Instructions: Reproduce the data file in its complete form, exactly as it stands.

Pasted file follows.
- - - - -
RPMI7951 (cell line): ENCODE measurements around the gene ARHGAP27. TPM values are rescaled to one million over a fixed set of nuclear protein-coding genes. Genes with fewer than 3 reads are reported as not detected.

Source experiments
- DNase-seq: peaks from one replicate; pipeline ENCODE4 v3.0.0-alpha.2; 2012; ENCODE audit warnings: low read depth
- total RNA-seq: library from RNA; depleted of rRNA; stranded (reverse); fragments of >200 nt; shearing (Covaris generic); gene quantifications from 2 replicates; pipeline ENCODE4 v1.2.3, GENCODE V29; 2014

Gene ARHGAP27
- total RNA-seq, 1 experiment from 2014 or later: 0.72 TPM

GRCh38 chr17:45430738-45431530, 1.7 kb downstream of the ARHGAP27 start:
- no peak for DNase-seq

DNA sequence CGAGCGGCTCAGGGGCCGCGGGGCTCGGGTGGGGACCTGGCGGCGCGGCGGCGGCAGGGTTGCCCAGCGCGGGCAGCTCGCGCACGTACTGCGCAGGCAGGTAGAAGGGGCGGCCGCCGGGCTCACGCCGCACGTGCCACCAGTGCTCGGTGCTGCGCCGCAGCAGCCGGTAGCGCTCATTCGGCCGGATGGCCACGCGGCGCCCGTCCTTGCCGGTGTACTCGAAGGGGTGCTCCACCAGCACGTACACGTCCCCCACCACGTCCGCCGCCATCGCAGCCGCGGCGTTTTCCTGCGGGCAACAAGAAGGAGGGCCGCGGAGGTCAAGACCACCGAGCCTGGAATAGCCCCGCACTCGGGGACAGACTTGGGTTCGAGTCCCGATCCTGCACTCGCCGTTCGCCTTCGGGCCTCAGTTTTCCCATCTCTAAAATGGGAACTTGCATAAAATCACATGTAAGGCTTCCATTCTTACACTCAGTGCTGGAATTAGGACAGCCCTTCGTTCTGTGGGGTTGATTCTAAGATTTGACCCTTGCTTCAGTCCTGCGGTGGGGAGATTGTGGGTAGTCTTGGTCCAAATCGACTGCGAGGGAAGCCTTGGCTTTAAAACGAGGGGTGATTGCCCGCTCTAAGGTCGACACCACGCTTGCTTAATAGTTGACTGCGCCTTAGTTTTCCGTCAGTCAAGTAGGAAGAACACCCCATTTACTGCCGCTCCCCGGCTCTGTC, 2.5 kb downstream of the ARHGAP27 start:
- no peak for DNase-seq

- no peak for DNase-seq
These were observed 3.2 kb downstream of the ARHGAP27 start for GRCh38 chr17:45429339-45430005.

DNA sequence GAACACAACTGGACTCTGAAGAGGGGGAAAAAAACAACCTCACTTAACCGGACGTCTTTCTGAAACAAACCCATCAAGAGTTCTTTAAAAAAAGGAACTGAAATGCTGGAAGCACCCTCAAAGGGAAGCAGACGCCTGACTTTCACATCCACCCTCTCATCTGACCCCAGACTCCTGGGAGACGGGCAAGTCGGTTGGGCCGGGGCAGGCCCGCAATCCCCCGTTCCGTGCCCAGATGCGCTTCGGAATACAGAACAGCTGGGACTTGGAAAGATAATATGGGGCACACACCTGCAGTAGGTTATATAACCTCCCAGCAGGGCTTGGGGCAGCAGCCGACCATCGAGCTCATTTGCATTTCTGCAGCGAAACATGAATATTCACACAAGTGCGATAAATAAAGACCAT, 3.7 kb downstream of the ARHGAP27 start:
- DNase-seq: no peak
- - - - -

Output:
RPMI7951 (cell line): ENCODE measurements around the gene ARHGAP27. TPM values are rescaled to one million over a fixed set of nuclear protein-coding genes. Genes with fewer than 3 reads are reported as not detected.

Source experiments
- DNase-seq: peaks from one replicate; pipeline ENCODE4 v3.0.0-alpha.2; 2012; ENCODE audit warnings: low read depth
- total RNA-seq: library from RNA; depleted of rRNA; stranded (reverse); fragments of >200 nt; shearing (Covaris generic); gene quantifications from 2 replicates; pipeline ENCODE4 v1.2.3, GENCODE V29; 2014

Gene ARHGAP27
- total RNA-seq, 1 experiment from 2014 or later: 0.72 TPM

GRCh38 chr17:45430738-45431530, 1.7 kb downstream of the ARHGAP27 start:
- no peak for DNase-seq

DNA sequence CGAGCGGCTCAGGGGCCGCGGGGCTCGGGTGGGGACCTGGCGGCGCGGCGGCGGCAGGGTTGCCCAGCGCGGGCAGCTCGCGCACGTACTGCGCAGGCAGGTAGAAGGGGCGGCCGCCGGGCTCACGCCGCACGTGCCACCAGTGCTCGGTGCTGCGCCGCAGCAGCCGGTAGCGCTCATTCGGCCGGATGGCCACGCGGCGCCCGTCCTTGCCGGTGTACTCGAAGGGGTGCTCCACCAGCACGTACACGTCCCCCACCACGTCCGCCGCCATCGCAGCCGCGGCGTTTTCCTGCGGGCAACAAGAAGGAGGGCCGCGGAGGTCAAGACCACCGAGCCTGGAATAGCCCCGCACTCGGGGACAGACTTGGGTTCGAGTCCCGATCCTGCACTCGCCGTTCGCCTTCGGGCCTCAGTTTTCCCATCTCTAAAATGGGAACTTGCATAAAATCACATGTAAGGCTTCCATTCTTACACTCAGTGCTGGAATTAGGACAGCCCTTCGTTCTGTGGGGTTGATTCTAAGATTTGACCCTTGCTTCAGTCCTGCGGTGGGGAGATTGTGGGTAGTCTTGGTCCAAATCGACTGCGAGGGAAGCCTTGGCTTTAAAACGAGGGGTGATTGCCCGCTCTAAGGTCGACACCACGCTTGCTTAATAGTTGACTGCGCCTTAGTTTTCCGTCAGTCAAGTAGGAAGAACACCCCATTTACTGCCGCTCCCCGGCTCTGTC, 2.5 kb downstream of the ARHGAP27 start:
- no peak for DNase-seq

- no peak for DNase-seq
These were observed 3.2 kb downstream of the ARHGAP27 start for GRCh38 chr17:45429339-45430005.

DNA sequence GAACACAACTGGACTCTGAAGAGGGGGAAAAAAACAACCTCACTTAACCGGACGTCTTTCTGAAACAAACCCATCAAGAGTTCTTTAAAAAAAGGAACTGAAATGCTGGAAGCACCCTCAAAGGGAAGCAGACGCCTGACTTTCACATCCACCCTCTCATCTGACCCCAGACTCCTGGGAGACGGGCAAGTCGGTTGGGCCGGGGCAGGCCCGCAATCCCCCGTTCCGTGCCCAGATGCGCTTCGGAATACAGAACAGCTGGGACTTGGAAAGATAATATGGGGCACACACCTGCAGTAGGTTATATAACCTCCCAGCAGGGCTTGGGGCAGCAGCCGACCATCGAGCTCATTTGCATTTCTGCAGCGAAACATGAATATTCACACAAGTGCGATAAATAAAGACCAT, 3.7 kb downstream of the ARHGAP27 start:
- DNase-seq: no peak